Managed identities can be helpful when we want to access Key Vault from an Azure Function App or access Azure Blob Storage from an Azure Web App, for example. More examples are in the documentation provided by Microsoft.

There are two types of managed identities:

  • System-assigned identity, which is enabled directly on the Azure cloud service. For example, we can enable managed identity for an Azure Web App instance. Once this resource is deleted, the managed identity created for it is also deleted.
  • User-assigned identity, which is a standalone Azure resource that can be created independently from the concrete service instance. We can then assign it to one or more Azure resources. It means that we can use a user-assigned identity with an Azure Web App and an Azure Function simultaneously. Resources assigned to this type of managed identity are deleted independently. So it means that this type of managed identity will not be deleted even if we delete the Azure Web App to which this managed identity is assigned.

I recommend watching this short video about Azure managed identities to learn more about this concept. This article will use the system-assigned managed identity for an Azure Web App to securely access a secret stored in the Azure Key Vault.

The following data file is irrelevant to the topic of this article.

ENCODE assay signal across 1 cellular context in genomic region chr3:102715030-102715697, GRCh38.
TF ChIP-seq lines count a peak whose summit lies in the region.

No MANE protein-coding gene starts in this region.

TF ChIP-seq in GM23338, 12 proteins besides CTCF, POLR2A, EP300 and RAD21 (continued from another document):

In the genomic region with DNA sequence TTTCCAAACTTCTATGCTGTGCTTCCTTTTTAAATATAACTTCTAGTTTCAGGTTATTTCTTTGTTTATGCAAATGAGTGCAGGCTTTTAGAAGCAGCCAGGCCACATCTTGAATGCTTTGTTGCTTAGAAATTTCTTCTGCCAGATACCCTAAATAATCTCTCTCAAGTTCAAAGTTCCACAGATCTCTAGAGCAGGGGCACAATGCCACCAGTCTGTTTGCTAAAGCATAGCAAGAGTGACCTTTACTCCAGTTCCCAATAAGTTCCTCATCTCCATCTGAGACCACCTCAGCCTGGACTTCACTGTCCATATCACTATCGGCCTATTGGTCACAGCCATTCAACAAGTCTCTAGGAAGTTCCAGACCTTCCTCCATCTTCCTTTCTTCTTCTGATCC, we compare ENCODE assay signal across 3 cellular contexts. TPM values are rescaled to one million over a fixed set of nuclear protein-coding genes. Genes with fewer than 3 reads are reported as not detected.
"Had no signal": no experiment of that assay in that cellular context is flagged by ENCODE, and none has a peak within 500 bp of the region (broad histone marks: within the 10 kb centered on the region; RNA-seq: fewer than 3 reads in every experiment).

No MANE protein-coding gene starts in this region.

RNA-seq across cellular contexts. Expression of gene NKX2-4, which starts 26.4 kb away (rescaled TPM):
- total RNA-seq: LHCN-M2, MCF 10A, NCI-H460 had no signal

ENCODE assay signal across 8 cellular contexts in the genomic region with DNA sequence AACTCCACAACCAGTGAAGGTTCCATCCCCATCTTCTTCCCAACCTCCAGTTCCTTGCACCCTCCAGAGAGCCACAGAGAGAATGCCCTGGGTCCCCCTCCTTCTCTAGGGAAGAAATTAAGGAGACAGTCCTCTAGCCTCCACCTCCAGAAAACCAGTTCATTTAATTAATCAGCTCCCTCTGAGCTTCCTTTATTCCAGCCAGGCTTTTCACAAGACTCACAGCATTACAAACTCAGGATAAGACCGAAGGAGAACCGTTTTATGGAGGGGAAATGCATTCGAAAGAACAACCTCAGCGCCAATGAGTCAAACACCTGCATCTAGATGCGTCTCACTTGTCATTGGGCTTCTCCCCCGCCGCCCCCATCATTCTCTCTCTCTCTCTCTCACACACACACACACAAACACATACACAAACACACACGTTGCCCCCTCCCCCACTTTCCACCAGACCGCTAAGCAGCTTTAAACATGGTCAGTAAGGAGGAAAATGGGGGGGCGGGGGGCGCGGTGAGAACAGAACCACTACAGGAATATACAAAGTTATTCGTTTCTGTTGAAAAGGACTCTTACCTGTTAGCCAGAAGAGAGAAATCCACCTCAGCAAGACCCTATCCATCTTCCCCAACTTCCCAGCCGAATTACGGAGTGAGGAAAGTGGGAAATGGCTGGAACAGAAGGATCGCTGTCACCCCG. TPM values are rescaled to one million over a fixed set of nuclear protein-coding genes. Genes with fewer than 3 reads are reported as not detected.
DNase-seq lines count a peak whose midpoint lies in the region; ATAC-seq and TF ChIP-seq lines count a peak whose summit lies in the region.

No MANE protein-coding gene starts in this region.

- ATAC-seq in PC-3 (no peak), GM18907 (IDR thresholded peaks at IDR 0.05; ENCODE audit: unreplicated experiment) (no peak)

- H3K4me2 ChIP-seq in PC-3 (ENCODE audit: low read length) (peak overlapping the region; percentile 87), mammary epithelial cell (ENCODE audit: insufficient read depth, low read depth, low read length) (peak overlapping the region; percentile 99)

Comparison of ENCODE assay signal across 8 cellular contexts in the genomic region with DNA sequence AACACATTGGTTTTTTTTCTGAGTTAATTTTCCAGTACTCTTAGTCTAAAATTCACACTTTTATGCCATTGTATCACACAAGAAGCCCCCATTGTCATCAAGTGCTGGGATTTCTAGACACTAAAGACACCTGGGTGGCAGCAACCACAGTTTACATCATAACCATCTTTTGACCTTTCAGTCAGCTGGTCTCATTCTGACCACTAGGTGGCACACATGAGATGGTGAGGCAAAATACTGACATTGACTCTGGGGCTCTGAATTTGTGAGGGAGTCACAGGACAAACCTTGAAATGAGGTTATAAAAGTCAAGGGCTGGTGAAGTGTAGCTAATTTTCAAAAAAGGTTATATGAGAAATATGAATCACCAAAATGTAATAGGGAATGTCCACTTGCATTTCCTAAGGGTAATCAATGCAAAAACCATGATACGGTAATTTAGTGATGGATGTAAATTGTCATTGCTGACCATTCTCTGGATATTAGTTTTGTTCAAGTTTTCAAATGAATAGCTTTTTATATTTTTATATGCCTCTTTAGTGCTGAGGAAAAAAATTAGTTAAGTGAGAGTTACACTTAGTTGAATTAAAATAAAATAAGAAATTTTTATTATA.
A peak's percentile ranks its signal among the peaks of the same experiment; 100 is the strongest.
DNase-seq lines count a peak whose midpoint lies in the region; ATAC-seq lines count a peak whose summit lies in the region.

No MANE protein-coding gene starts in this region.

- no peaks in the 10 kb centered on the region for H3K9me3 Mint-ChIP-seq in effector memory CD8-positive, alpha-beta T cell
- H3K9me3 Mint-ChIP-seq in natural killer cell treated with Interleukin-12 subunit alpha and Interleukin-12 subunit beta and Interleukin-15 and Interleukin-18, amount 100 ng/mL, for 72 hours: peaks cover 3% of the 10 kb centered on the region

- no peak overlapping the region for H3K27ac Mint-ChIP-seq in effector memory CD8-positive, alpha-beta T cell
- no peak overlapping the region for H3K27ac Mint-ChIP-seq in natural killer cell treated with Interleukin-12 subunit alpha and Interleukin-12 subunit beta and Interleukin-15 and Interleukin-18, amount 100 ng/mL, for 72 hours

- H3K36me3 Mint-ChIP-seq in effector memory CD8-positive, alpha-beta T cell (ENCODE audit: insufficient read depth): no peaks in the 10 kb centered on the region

Azure Cloud Services Configuration

We will use the Azure Web App service to host an ASP .NET Core Web API (.NET 5). We will enable managed identity and grant access to the Azure Key Vault service to read a secret stored in it. Let's see how to create an Azure Key Vault instance and use the Azure Web App services.

Create the Azure Web App instance

First of all, we need an Azure subscription. We can create our account for free on this page. Once we have access to the Azure portal, we can create a new Azure Web App instance to host our .NET application.

In the Azure portal, follow these steps to create a new Azure Web App instance:

  1. First, we have to click Create a resource from the left menu.
  2. Then, we select Web App from the list.
  3. Next, we have to provide a name in the Resource Group section — it can be rg-managed-identities.
  4. In the name field, we have to provide the name of our Azure Web App instance.
  5. In the Publish section, we select Code.
  6. Then, we select .NET 5 in the Runtime stack section.
  7. We have to set Operation system to be Windows.
  8. For the region, we have to select the closest region to us — in my case West Europe.